“One and done interview process. Make an offer $20K over their preferred salary range. Thank you, and goodnight.”
This is what my colleague said in response to my blog topic. While it seems like this could work in some circumstances, it’s not a one-size-fits-all solution.
I saw this exact tactic backfire in a hiring process in 2020. The client moved swiftly with one 30-minute virtual interview and made an offer that was $15K over the candidate’s current salary and $10K over what she wanted, but she turned them down. Why? Well, this candidate felt uncomfortable with the pace of the process. To her it felt rushed. She felt like a commodity and that her personality/soft skills were an afterthought to the employer because she checked their boxes on paper.
3 years’ experience in Big 4 (check)
A pulse (check)
The result of implementing the hiring tactic above left the candidate with the impression that they were desperate (which they weren’t) and they ultimately lost their first-choice candidate because they had failed to establish a personal connection with her.
Throwing money at a problem is not the answer when addressing a wide-spread national employment shortage for skilled workers. Here are some tips that I provide to my clients to implement into their interview processes and help them win the “war on talent.”
Hint: It’s not JUST about the offer…
1. Empower your recruiting team (whether internal or external) to be your company’s biggest cheerleader:
Information is power. It can feel daunting to schedule that 20-minute call with your recruiter to “discuss the role” when you already sent them the job description and the salary range. Those two items help, but they’re often the least important part for me as a recruiter. I want to know about what sets your company, your department, the management team, and the culture apart from the 10 other jobs that our candidates are considering.
Trust me—they don’t know you’re a flexible manager, who encourages mentorship and continued education. Or that this position is earmarked for growth in 12 months and your company has paid out 120% of bonus target for the last 3 years if they only have the job description!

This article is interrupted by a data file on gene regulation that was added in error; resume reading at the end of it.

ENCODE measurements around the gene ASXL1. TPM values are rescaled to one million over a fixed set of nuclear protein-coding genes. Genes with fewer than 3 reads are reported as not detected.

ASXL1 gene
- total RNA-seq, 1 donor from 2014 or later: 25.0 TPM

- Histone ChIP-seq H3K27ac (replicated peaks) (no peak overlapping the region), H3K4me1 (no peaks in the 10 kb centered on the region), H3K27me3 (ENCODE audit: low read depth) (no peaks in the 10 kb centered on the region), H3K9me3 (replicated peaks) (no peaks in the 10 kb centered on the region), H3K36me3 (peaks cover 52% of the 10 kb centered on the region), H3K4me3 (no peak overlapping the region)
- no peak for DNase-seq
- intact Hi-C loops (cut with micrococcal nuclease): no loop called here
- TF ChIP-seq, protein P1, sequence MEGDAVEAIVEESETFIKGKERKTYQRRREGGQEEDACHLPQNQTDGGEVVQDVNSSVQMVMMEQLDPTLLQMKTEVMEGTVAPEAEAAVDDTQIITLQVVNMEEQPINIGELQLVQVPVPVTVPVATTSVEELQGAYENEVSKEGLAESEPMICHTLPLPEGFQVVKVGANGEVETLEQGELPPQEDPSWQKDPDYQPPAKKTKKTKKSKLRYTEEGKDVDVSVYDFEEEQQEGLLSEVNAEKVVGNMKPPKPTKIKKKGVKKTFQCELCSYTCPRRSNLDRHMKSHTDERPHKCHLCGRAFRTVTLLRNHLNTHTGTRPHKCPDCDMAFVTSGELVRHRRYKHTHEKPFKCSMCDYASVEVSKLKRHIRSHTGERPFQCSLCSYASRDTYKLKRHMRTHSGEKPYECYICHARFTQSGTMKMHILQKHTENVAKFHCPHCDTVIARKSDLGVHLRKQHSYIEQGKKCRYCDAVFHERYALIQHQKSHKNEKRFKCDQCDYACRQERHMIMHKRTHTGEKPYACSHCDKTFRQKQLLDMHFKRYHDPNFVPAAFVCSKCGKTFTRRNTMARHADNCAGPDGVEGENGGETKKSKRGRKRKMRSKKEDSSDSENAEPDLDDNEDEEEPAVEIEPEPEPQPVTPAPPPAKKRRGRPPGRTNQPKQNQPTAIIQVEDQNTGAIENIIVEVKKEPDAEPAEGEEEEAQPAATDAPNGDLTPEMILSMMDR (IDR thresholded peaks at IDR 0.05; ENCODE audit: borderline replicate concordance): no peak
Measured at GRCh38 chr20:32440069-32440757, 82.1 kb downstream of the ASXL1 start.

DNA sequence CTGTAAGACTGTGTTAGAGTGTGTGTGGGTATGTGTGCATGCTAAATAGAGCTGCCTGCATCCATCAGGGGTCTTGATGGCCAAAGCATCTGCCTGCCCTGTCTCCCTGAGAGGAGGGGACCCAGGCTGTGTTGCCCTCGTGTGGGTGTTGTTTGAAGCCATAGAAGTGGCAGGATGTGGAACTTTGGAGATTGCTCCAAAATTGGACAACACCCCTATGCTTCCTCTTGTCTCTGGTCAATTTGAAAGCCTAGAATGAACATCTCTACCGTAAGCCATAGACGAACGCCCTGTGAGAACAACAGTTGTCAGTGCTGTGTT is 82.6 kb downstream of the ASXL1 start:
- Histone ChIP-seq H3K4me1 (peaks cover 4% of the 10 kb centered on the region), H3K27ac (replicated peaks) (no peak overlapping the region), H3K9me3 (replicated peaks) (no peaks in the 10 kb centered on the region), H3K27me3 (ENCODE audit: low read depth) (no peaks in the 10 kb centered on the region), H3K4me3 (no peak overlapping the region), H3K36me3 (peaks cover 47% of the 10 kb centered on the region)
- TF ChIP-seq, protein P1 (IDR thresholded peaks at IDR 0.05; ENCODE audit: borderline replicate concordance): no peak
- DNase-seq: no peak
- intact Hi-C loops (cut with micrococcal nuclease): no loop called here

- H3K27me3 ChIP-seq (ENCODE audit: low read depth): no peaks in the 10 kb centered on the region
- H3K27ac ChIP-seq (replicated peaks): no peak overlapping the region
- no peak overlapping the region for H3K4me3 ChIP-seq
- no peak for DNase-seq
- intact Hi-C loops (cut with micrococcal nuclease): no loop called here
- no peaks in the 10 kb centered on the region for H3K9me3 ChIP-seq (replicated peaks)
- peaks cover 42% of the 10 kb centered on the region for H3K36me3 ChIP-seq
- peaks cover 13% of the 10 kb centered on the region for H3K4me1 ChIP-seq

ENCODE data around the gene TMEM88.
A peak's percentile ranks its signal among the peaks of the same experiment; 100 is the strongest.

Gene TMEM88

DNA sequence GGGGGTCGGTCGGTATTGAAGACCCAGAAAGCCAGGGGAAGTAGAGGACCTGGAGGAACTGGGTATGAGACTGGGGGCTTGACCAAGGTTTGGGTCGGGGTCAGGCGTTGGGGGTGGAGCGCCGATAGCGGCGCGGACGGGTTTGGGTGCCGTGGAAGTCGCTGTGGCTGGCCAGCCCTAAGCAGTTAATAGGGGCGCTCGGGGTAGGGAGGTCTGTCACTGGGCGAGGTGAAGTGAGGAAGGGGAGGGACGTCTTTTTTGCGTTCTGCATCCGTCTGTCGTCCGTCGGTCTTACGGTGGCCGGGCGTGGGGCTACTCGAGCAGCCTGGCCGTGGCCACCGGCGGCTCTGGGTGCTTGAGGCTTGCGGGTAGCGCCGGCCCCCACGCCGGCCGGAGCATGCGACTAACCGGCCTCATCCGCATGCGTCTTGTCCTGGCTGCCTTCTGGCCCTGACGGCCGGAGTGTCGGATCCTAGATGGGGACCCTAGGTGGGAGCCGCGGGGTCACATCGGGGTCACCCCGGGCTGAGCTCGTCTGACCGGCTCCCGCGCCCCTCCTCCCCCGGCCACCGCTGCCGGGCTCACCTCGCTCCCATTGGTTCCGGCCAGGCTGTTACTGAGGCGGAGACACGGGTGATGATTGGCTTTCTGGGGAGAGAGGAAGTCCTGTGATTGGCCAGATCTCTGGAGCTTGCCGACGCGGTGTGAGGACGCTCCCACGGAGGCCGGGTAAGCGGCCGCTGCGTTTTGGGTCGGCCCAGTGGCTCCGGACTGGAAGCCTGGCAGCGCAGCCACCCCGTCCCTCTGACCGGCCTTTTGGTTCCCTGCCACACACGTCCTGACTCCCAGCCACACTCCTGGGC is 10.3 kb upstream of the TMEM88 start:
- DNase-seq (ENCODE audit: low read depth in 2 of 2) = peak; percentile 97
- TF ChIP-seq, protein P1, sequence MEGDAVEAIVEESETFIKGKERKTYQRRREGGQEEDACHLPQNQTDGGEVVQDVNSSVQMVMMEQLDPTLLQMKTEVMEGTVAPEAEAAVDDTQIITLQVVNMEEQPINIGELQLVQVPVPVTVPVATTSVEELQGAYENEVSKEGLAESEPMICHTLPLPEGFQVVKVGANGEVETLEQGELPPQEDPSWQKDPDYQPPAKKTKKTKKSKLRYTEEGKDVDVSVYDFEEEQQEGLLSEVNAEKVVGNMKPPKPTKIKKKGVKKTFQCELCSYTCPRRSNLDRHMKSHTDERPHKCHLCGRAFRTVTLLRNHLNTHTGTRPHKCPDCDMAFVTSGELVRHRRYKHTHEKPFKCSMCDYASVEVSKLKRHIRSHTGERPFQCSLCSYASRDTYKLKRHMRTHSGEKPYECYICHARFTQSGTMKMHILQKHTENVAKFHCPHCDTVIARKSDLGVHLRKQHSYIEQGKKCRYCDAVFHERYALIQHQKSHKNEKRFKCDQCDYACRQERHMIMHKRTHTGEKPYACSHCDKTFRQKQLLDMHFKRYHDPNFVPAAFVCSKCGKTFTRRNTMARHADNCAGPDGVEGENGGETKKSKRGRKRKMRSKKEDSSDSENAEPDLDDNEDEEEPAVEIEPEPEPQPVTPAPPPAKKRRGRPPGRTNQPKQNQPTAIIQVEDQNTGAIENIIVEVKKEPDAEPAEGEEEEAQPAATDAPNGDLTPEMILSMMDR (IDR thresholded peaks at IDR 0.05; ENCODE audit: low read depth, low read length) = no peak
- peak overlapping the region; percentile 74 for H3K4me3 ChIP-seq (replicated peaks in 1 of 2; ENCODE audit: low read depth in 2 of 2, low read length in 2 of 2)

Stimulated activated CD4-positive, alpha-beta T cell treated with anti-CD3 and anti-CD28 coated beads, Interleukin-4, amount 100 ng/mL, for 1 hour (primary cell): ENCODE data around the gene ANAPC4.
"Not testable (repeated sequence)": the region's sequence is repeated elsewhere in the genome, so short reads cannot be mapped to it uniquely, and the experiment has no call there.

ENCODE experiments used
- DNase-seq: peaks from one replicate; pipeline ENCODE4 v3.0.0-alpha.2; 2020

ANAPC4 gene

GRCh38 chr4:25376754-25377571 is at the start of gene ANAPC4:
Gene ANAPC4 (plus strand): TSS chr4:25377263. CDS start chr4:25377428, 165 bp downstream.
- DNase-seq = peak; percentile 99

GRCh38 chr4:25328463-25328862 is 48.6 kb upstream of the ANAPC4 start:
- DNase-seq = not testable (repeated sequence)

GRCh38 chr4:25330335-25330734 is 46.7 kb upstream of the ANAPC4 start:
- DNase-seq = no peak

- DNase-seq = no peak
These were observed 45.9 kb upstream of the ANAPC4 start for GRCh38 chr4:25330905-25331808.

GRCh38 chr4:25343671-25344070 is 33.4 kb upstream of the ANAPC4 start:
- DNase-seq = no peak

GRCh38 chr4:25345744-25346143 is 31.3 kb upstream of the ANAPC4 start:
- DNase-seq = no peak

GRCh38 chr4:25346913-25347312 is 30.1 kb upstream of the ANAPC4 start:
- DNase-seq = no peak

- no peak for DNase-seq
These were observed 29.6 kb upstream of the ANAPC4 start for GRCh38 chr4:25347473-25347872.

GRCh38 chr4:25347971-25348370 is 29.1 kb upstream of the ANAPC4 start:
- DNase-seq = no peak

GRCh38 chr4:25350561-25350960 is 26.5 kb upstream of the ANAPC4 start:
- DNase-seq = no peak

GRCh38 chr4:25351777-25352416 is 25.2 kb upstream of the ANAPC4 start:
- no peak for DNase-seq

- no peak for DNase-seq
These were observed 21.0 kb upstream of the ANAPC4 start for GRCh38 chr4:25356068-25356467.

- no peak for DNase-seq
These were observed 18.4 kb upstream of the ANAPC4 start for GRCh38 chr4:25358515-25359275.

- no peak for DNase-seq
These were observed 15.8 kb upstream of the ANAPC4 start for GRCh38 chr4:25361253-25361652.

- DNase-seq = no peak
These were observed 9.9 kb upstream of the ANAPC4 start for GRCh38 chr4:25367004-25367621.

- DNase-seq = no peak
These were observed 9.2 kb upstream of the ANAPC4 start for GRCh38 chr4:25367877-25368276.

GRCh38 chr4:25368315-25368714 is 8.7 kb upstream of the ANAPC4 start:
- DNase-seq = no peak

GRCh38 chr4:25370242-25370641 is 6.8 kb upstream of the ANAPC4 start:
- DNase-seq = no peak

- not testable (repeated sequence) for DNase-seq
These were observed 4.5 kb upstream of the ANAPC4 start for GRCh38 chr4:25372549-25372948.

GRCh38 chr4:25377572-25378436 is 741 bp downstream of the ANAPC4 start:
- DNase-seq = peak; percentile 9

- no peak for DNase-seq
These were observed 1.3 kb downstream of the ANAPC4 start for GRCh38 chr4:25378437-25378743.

I can promise you that I find more thoroughly vetted, highly qualified candidates for opportunities when I have a greater understanding of what makes a career at your company and not simply a job.
2. It’s ok to KISS on the interview:
Keep It Simple Stupid!
Unless this job is working for the FBI, you don’t need an assessment to find out if that Financial Analyst can create a pivot table, just ask them. Assessments prolong the interview process and often leave the candidates feeling unsettled.
Use your time to get to know your applicants. A personal connection with the hiring manager substantially increases your chance of landing your top candidate.
Make sure the interview is both informational and conversational. Also, being in this digital age, try to consolidate interview steps in order to avoid a long and broken interview experience for the candidate.
Don’t assume that they know why your company is the best—tell them! And, if you really like them, set the expectation for a second interview (or offer) before they leave.
3. In dating and interviewing, the “Three-Day-Rule” need not apply:
You know the one. When you really like someone, but you don’t want to come on too strong you have to wait 3 days to follow up with them.
Many in-demand candidates are on and off the job market in 2 weeks or less with multiple job offers. This is not the time to play coy. If you are working on an offer, make sure your recruiting partners know this. Again—knowledge is power! Knowing that an offer is in process can prompt the candidate to stop setting up other interviews, thus increasing your chances of acceptance further.
4. The Secret:
Before you make the offer, two things should be discussed. First, what number is the candidate expecting? Second, what will this same job pay at your competitors?
Do. Not. Start. Low.
This is an outdated and completely offensive offer tactic. This is a fast way to turn someone off.
The winning offers right now are at a fair market rate (which has gone up significantly in the last 18 months), with competitive benefits, and a connection to the company and hiring manager. That’s the secret.
5. If at first you don’t succeed, try, try again:
Candidates often have multiple offers and while it hurts to be rejected when you did everything right—don’t rest on the search. The right candidate will accept if you stay the course.